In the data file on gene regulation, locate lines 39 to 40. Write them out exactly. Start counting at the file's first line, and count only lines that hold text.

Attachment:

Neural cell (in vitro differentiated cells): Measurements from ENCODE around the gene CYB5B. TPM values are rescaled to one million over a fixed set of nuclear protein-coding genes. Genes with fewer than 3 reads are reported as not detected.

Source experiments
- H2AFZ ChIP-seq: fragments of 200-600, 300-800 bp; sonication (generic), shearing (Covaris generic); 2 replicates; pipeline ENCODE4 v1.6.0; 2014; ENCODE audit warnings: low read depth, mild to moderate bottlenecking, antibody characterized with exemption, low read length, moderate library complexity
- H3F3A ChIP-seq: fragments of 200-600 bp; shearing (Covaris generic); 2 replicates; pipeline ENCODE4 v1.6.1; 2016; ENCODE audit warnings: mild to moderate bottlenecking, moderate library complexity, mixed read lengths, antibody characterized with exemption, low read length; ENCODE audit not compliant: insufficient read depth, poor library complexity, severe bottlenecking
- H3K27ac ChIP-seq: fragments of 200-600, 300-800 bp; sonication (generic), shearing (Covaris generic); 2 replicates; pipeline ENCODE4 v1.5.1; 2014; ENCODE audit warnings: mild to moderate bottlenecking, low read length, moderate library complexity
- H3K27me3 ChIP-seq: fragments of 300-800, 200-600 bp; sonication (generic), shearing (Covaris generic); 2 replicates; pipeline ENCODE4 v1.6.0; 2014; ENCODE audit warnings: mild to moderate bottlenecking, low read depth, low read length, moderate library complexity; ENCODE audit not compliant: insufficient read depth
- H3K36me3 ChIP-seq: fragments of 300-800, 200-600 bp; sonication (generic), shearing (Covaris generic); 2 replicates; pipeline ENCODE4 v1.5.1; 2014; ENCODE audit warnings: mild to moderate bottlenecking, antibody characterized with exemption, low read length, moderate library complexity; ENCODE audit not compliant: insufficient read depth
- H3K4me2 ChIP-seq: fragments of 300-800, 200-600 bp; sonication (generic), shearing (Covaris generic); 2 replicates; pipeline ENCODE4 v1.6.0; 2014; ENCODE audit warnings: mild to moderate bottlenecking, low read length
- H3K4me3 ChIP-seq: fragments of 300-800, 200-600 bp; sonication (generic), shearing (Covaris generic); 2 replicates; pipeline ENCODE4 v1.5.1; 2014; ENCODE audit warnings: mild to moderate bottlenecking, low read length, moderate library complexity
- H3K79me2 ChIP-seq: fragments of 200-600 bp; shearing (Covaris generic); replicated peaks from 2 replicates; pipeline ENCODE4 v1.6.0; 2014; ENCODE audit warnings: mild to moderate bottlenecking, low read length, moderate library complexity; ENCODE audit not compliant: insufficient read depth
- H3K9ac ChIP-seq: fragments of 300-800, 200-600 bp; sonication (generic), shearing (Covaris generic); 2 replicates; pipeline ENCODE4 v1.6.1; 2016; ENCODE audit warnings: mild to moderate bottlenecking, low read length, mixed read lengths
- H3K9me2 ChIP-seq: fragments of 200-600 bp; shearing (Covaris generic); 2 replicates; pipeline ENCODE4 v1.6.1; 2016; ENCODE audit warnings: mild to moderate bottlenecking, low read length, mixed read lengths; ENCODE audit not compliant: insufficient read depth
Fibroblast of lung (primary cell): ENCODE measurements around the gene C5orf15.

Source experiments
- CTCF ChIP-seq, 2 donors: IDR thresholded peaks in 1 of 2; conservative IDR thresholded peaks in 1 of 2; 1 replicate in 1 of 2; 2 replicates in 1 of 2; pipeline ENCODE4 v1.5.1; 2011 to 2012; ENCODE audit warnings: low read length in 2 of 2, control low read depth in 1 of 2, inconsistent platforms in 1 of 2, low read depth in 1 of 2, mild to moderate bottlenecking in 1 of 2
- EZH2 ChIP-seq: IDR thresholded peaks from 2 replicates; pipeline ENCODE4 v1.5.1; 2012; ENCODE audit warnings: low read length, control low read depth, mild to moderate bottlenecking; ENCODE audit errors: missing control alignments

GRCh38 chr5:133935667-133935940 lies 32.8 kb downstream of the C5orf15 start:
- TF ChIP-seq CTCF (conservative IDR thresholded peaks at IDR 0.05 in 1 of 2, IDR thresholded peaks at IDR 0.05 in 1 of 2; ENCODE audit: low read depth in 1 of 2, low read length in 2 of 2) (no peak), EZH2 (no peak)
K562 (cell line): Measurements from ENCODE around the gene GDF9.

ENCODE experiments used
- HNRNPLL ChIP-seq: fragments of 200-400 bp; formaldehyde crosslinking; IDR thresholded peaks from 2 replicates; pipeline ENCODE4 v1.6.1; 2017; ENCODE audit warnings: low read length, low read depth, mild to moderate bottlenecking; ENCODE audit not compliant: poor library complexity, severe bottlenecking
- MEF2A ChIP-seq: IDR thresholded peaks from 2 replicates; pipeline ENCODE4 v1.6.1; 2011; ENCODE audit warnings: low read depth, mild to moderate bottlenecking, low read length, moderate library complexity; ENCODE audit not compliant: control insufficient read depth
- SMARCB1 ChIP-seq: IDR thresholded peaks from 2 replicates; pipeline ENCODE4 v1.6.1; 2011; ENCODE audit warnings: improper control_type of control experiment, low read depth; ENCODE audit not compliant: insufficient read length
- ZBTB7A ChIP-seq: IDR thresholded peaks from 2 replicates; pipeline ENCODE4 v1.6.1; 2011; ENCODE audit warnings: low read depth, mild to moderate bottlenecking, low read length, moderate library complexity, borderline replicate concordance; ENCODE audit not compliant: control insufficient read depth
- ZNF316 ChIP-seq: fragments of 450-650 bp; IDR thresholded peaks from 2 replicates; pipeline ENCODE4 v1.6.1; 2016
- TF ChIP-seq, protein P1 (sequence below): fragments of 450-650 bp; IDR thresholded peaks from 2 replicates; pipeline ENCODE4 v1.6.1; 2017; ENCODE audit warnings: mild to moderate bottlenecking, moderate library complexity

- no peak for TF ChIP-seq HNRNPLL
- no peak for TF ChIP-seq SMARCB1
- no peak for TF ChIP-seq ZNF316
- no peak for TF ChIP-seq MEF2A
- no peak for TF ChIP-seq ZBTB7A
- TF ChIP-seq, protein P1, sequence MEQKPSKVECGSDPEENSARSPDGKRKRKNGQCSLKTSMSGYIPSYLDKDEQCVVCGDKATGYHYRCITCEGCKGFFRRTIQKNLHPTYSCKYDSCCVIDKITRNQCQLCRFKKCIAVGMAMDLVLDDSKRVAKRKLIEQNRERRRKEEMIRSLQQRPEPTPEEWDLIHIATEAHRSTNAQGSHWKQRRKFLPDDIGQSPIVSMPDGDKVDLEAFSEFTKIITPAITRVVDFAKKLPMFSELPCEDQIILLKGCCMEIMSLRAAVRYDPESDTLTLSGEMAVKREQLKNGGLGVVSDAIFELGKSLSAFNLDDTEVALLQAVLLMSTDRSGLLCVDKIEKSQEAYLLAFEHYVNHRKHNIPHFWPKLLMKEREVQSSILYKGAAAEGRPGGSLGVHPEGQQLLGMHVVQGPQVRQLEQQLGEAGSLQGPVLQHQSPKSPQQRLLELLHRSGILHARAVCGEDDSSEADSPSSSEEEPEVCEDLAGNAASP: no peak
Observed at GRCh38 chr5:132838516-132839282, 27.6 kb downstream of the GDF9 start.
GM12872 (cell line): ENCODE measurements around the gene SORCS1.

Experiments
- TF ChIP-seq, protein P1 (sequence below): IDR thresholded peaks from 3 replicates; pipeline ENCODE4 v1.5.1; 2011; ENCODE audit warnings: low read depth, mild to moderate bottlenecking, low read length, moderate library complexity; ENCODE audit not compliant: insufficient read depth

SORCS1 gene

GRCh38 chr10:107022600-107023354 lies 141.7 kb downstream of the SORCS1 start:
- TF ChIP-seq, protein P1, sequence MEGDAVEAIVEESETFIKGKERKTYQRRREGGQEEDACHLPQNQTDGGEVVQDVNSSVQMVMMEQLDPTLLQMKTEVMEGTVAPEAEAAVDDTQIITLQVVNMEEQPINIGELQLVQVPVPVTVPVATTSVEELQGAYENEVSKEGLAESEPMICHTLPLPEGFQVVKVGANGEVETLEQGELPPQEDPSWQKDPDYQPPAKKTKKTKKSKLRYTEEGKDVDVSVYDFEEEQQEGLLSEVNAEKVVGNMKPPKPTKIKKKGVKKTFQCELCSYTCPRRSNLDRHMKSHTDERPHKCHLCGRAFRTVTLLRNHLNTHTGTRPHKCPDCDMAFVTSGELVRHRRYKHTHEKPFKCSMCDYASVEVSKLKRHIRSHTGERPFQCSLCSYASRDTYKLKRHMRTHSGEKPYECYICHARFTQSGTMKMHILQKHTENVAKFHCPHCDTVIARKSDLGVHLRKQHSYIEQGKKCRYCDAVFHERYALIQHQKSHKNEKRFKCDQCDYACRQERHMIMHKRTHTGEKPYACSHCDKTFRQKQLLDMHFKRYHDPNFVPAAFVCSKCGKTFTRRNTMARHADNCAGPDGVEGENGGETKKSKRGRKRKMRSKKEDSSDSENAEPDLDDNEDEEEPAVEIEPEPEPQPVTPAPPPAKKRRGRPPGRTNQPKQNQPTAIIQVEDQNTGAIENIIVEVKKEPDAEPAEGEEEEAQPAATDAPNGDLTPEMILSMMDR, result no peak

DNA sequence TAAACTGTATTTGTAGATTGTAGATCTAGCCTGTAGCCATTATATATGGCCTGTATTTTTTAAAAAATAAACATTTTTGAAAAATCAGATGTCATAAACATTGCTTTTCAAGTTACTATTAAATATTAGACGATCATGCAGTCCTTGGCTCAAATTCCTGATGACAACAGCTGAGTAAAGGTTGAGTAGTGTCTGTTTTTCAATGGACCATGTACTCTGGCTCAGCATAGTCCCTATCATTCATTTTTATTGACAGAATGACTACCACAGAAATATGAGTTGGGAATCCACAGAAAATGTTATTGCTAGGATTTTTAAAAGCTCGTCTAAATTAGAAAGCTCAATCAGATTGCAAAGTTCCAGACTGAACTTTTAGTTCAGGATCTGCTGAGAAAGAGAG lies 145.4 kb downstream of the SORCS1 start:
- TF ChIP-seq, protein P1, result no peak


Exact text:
- TF ChIP-seq, protein P1, sequence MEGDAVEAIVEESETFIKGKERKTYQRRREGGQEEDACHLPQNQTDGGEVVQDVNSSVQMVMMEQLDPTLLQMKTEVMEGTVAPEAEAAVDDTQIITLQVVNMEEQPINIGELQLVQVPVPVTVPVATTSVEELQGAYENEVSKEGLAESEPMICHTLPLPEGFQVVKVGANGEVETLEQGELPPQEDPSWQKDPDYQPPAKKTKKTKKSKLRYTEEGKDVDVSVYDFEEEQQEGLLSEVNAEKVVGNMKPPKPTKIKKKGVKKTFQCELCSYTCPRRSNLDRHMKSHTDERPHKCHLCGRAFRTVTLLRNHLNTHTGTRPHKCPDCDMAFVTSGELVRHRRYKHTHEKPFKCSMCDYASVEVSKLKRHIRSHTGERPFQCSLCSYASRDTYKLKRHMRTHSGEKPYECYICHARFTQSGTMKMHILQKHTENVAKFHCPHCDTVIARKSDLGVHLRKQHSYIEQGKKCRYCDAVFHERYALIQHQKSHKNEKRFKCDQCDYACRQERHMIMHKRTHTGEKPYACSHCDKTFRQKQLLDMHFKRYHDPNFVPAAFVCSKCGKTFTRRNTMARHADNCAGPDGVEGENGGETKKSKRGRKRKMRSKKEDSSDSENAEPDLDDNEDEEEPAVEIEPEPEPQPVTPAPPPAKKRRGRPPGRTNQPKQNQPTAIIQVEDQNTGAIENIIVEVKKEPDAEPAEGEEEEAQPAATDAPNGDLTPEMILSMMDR, result no peak

DNA sequence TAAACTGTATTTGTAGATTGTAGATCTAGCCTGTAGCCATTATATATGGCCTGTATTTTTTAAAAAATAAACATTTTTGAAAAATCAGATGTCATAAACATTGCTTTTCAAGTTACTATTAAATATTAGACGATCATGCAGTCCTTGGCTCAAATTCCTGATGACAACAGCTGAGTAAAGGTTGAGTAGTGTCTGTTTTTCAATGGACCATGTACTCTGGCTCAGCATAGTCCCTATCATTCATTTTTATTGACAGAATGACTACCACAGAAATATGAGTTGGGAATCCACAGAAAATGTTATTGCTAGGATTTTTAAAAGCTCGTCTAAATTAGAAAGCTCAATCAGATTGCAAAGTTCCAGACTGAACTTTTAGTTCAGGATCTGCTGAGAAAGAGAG lies 145.4 kb downstream of the SORCS1 start: